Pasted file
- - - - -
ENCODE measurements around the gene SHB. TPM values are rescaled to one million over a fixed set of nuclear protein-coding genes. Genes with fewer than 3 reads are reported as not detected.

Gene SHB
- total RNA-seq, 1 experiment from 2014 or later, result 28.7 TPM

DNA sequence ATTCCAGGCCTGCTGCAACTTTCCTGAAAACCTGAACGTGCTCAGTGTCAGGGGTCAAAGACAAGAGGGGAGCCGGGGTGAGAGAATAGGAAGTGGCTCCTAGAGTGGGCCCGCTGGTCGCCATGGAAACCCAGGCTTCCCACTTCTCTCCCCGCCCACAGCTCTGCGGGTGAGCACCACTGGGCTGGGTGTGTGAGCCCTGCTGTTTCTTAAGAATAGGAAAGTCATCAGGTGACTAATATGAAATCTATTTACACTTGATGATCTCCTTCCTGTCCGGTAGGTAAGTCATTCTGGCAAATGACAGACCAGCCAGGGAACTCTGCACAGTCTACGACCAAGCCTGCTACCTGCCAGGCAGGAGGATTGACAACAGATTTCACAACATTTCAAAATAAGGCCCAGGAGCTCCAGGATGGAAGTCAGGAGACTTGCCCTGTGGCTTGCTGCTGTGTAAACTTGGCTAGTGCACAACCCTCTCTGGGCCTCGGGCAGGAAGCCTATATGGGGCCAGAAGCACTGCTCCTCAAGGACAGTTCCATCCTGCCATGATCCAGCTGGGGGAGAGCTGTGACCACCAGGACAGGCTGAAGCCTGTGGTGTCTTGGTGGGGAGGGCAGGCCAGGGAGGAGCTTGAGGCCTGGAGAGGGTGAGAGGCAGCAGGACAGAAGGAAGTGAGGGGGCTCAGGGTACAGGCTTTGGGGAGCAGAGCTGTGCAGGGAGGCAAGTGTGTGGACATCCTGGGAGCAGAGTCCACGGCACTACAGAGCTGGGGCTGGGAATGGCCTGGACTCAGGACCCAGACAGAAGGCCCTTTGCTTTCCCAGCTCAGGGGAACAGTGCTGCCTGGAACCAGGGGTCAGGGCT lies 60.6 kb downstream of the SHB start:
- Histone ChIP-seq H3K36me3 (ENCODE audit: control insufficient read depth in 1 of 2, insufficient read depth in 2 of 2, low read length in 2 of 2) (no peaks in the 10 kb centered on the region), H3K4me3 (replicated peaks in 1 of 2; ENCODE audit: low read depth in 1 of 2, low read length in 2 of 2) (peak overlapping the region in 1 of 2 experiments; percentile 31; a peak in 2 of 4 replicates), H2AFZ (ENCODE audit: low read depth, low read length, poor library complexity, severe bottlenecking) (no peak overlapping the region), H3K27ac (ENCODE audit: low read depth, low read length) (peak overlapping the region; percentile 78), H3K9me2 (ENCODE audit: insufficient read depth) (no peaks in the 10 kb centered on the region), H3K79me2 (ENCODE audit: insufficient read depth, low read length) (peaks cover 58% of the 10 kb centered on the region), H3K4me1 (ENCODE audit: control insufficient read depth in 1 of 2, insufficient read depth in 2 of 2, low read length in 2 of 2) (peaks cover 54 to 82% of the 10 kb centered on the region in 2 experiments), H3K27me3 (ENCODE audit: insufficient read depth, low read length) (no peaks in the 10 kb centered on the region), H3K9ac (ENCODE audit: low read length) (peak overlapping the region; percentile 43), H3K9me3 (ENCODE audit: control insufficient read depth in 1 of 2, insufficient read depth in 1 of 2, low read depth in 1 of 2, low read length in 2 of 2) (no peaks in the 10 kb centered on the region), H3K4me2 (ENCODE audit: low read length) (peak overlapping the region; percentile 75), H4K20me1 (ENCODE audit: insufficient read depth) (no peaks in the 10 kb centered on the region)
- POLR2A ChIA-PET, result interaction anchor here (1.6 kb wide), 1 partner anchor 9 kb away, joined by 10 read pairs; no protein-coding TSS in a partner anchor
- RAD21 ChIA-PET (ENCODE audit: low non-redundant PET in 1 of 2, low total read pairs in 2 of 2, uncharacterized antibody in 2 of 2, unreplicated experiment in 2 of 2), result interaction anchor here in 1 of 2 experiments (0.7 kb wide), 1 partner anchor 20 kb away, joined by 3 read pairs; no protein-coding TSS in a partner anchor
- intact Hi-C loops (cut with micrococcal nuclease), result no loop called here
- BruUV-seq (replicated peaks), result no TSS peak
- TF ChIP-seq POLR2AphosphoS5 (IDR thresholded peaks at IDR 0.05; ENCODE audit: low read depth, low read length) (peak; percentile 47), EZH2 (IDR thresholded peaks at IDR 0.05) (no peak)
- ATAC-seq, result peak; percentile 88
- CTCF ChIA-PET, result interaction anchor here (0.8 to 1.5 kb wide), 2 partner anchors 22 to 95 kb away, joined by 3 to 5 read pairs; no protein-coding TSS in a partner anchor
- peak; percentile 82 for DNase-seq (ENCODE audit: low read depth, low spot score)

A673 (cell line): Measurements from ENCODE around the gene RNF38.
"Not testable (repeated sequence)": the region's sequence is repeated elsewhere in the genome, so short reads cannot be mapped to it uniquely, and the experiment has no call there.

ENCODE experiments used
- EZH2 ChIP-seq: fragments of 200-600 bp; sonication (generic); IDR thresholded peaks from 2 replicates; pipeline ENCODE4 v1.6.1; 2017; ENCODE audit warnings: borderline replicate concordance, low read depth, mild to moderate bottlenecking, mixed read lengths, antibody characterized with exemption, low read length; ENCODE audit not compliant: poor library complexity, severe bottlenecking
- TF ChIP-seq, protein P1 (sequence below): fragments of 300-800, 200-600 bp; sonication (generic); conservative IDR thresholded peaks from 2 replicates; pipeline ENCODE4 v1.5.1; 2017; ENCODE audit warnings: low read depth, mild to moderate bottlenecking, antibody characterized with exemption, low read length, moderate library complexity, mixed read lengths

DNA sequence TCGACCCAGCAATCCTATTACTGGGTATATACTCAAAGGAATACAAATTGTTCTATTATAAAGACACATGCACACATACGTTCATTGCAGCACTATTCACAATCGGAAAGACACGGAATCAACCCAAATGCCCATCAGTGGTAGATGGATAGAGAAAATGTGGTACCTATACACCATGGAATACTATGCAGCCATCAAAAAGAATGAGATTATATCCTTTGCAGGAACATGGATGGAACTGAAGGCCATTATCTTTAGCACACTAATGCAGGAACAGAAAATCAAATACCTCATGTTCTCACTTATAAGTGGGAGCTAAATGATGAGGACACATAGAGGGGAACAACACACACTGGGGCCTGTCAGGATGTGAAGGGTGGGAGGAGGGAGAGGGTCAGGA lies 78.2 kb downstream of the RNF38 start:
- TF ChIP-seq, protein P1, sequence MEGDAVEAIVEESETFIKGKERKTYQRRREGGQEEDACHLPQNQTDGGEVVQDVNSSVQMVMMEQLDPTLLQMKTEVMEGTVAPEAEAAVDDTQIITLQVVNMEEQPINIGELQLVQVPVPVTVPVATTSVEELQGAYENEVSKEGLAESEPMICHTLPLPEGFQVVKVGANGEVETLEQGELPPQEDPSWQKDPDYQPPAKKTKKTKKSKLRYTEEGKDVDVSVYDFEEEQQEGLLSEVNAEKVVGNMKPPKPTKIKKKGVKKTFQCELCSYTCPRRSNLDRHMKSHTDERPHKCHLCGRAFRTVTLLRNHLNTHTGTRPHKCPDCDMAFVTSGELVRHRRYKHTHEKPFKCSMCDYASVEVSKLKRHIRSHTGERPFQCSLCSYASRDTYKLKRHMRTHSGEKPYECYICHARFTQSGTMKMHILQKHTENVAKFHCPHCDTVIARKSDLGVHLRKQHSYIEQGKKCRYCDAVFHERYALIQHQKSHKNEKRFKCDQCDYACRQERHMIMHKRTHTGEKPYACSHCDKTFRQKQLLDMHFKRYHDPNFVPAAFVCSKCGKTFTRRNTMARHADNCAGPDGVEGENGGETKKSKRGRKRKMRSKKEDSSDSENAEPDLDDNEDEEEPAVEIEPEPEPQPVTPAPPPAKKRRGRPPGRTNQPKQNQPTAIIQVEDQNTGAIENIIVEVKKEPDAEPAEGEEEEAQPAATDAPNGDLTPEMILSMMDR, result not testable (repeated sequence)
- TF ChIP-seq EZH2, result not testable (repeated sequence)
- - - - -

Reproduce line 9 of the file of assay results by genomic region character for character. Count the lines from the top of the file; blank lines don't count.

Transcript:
- BruUV-seq (replicated peaks), result no TSS peak